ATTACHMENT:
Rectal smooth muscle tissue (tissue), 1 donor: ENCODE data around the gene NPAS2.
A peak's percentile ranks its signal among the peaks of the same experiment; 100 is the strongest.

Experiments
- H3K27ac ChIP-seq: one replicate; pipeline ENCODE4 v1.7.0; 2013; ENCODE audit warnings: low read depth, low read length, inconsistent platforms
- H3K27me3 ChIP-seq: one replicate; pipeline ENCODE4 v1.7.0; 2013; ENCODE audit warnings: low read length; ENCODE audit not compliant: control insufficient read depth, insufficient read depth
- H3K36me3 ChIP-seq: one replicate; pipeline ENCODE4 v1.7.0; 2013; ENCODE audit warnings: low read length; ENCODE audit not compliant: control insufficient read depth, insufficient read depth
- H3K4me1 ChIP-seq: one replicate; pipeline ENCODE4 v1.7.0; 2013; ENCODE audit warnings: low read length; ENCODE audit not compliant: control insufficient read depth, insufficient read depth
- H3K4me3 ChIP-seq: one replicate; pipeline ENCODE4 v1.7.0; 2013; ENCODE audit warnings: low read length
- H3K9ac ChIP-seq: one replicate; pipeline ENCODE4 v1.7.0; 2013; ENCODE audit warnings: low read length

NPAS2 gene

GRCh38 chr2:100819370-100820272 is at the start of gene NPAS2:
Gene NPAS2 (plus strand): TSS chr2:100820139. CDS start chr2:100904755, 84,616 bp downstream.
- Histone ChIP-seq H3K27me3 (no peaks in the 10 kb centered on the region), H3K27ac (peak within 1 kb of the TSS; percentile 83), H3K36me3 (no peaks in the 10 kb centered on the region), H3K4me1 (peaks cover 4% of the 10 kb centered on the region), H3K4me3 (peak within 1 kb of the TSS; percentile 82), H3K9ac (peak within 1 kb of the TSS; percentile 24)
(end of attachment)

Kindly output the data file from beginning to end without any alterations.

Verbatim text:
Rectal smooth muscle tissue (tissue), 1 donor: ENCODE data around the gene NPAS2.
A peak's percentile ranks its signal among the peaks of the same experiment; 100 is the strongest.

Experiments
- H3K27ac ChIP-seq: one replicate; pipeline ENCODE4 v1.7.0; 2013; ENCODE audit warnings: low read depth, low read length, inconsistent platforms
- H3K27me3 ChIP-seq: one replicate; pipeline ENCODE4 v1.7.0; 2013; ENCODE audit warnings: low read length; ENCODE audit not compliant: control insufficient read depth, insufficient read depth
- H3K36me3 ChIP-seq: one replicate; pipeline ENCODE4 v1.7.0; 2013; ENCODE audit warnings: low read length; ENCODE audit not compliant: control insufficient read depth, insufficient read depth
- H3K4me1 ChIP-seq: one replicate; pipeline ENCODE4 v1.7.0; 2013; ENCODE audit warnings: low read length; ENCODE audit not compliant: control insufficient read depth, insufficient read depth
- H3K4me3 ChIP-seq: one replicate; pipeline ENCODE4 v1.7.0; 2013; ENCODE audit warnings: low read length
- H3K9ac ChIP-seq: one replicate; pipeline ENCODE4 v1.7.0; 2013; ENCODE audit warnings: low read length

NPAS2 gene

GRCh38 chr2:100819370-100820272 is at the start of gene NPAS2:
Gene NPAS2 (plus strand): TSS chr2:100820139. CDS start chr2:100904755, 84,616 bp downstream.
- Histone ChIP-seq H3K27me3 (no peaks in the 10 kb centered on the region), H3K27ac (peak within 1 kb of the TSS; percentile 83), H3K36me3 (no peaks in the 10 kb centered on the region), H3K4me1 (peaks cover 4% of the 10 kb centered on the region), H3K4me3 (peak within 1 kb of the TSS; percentile 82), H3K9ac (peak within 1 kb of the TSS; percentile 24)